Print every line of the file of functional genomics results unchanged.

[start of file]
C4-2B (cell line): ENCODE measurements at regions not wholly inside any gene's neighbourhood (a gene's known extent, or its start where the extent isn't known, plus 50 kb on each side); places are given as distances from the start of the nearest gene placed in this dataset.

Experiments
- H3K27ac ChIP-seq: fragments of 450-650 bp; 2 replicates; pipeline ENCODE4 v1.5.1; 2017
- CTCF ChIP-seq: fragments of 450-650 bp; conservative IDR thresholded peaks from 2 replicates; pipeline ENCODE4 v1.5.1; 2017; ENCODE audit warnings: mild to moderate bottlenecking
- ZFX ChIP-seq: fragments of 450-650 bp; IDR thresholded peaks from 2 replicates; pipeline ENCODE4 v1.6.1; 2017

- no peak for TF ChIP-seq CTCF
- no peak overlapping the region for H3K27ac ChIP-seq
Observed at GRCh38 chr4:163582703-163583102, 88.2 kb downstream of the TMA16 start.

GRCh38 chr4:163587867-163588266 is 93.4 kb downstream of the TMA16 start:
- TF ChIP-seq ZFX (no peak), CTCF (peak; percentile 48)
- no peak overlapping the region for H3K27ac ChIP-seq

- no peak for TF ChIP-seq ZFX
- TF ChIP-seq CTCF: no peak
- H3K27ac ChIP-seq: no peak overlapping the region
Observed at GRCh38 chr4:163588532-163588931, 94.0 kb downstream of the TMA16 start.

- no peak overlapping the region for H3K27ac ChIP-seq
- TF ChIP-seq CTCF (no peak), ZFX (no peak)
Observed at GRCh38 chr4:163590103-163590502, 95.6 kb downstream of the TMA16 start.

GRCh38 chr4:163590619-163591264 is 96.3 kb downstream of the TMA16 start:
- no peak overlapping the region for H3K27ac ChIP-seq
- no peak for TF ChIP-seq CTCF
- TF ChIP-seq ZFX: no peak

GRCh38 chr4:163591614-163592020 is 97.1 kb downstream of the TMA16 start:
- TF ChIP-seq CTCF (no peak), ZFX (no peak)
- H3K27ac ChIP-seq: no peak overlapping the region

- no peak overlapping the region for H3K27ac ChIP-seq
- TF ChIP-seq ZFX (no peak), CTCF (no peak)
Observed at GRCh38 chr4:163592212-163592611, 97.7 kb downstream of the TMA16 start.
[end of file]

C4-2B (cell line): ENCODE measurements at regions not wholly inside any gene's neighbourhood (a gene's known extent, or its start where the extent isn't known, plus 50 kb on each side); places are given as distances from the start of the nearest gene placed in this dataset.

Experiments
- H3K27ac ChIP-seq: fragments of 450-650 bp; 2 replicates; pipeline ENCODE4 v1.5.1; 2017
- CTCF ChIP-seq: fragments of 450-650 bp; conservative IDR thresholded peaks from 2 replicates; pipeline ENCODE4 v1.5.1; 2017; ENCODE audit warnings: mild to moderate bottlenecking
- ZFX ChIP-seq: fragments of 450-650 bp; IDR thresholded peaks from 2 replicates; pipeline ENCODE4 v1.6.1; 2017

- no peak for TF ChIP-seq CTCF
- no peak overlapping the region for H3K27ac ChIP-seq
Observed at GRCh38 chr4:163582703-163583102, 88.2 kb downstream of the TMA16 start.

GRCh38 chr4:163587867-163588266 is 93.4 kb downstream of the TMA16 start:
- TF ChIP-seq ZFX (no peak), CTCF (peak; percentile 48)
- no peak overlapping the region for H3K27ac ChIP-seq

- no peak for TF ChIP-seq ZFX
- TF ChIP-seq CTCF: no peak
- H3K27ac ChIP-seq: no peak overlapping the region
Observed at GRCh38 chr4:163588532-163588931, 94.0 kb downstream of the TMA16 start.

- no peak overlapping the region for H3K27ac ChIP-seq
- TF ChIP-seq CTCF (no peak), ZFX (no peak)
Observed at GRCh38 chr4:163590103-163590502, 95.6 kb downstream of the TMA16 start.

GRCh38 chr4:163590619-163591264 is 96.3 kb downstream of the TMA16 start:
- no peak overlapping the region for H3K27ac ChIP-seq
- no peak for TF ChIP-seq CTCF
- TF ChIP-seq ZFX: no peak

GRCh38 chr4:163591614-163592020 is 97.1 kb downstream of the TMA16 start:
- TF ChIP-seq CTCF (no peak), ZFX (no peak)
- H3K27ac ChIP-seq: no peak overlapping the region

- no peak overlapping the region for H3K27ac ChIP-seq
- TF ChIP-seq ZFX (no peak), CTCF (no peak)
Observed at GRCh38 chr4:163592212-163592611, 97.7 kb downstream of the TMA16 start.